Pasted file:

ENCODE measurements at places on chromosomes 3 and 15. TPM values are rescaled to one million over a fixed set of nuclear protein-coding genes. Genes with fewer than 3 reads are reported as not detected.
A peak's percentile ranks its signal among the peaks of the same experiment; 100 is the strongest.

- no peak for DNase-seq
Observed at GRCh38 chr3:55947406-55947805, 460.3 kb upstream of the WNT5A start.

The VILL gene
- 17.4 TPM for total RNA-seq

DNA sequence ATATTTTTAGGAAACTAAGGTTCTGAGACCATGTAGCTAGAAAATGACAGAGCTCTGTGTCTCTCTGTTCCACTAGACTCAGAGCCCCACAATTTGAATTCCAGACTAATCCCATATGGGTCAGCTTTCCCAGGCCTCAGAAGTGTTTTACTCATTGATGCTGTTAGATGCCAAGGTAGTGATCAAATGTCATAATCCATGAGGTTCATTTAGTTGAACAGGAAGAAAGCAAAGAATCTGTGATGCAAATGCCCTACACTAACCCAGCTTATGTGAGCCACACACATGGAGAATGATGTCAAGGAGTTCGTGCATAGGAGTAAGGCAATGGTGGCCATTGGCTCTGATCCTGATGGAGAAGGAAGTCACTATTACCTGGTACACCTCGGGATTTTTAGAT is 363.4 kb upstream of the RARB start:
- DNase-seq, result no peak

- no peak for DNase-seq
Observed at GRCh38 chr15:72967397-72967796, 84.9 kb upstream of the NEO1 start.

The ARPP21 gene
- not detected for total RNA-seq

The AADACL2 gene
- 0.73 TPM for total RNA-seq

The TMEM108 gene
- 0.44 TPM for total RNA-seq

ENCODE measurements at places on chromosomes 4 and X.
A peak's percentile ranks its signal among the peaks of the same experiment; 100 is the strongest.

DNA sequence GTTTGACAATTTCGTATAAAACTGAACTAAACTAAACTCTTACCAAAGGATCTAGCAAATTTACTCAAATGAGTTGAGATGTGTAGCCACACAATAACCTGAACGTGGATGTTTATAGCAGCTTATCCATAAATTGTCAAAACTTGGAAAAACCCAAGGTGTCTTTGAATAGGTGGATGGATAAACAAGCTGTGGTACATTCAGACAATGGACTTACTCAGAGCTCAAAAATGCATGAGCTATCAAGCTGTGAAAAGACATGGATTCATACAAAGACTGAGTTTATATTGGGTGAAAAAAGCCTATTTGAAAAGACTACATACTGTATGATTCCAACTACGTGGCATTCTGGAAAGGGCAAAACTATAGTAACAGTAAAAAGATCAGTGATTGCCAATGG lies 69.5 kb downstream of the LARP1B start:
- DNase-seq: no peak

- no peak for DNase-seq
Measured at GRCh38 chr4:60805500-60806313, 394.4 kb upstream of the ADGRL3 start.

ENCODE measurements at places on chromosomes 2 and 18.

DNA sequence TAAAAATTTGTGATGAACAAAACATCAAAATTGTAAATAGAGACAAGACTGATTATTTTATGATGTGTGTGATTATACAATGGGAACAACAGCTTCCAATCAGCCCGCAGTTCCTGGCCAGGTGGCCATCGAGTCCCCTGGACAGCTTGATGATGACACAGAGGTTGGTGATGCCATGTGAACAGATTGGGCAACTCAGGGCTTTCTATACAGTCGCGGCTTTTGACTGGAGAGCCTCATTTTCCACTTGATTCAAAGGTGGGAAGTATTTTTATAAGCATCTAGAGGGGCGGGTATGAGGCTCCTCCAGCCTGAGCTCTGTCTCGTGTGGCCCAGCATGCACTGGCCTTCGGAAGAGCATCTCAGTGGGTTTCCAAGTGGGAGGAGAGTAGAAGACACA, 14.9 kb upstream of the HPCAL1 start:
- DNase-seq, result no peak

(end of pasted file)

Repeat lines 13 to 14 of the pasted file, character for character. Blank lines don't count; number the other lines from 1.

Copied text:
The AADACL2 gene
- 0.73 TPM for total RNA-seq